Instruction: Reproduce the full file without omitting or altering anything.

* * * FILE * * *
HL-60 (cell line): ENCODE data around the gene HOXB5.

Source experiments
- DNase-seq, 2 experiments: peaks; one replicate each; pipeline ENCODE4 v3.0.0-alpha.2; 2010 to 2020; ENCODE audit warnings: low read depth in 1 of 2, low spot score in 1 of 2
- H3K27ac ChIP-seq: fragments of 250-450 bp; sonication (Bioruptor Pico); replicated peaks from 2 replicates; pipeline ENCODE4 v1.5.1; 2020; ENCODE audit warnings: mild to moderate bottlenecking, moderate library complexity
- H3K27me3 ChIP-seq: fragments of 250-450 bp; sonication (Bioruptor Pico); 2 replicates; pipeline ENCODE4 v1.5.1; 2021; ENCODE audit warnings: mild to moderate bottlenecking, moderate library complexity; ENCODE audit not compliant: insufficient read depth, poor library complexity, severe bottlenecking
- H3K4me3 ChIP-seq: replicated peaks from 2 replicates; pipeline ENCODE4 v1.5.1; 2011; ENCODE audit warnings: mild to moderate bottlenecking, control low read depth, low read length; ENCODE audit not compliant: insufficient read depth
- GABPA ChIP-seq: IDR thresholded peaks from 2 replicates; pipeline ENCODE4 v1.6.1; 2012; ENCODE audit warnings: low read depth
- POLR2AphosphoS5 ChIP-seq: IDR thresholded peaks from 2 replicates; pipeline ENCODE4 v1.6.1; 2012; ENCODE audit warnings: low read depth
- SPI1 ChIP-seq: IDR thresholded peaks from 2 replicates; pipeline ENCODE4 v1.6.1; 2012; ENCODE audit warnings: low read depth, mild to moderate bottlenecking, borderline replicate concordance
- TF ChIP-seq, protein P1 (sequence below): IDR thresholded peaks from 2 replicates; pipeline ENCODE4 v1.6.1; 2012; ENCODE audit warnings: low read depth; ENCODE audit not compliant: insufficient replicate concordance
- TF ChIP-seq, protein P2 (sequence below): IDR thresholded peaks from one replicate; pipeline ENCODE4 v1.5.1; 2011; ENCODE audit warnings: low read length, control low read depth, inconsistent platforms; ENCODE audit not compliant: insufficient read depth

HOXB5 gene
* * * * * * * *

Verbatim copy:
HL-60 (cell line): ENCODE data around the gene HOXB5.

Source experiments
- DNase-seq, 2 experiments: peaks; one replicate each; pipeline ENCODE4 v3.0.0-alpha.2; 2010 to 2020; ENCODE audit warnings: low read depth in 1 of 2, low spot score in 1 of 2
- H3K27ac ChIP-seq: fragments of 250-450 bp; sonication (Bioruptor Pico); replicated peaks from 2 replicates; pipeline ENCODE4 v1.5.1; 2020; ENCODE audit warnings: mild to moderate bottlenecking, moderate library complexity
- H3K27me3 ChIP-seq: fragments of 250-450 bp; sonication (Bioruptor Pico); 2 replicates; pipeline ENCODE4 v1.5.1; 2021; ENCODE audit warnings: mild to moderate bottlenecking, moderate library complexity; ENCODE audit not compliant: insufficient read depth, poor library complexity, severe bottlenecking
- H3K4me3 ChIP-seq: replicated peaks from 2 replicates; pipeline ENCODE4 v1.5.1; 2011; ENCODE audit warnings: mild to moderate bottlenecking, control low read depth, low read length; ENCODE audit not compliant: insufficient read depth
- GABPA ChIP-seq: IDR thresholded peaks from 2 replicates; pipeline ENCODE4 v1.6.1; 2012; ENCODE audit warnings: low read depth
- POLR2AphosphoS5 ChIP-seq: IDR thresholded peaks from 2 replicates; pipeline ENCODE4 v1.6.1; 2012; ENCODE audit warnings: low read depth
- SPI1 ChIP-seq: IDR thresholded peaks from 2 replicates; pipeline ENCODE4 v1.6.1; 2012; ENCODE audit warnings: low read depth, mild to moderate bottlenecking, borderline replicate concordance
- TF ChIP-seq, protein P1 (sequence below): IDR thresholded peaks from 2 replicates; pipeline ENCODE4 v1.6.1; 2012; ENCODE audit warnings: low read depth; ENCODE audit not compliant: insufficient replicate concordance
- TF ChIP-seq, protein P2 (sequence below): IDR thresholded peaks from one replicate; pipeline ENCODE4 v1.5.1; 2011; ENCODE audit warnings: low read length, control low read depth, inconsistent platforms; ENCODE audit not compliant: insufficient read depth

HOXB5 gene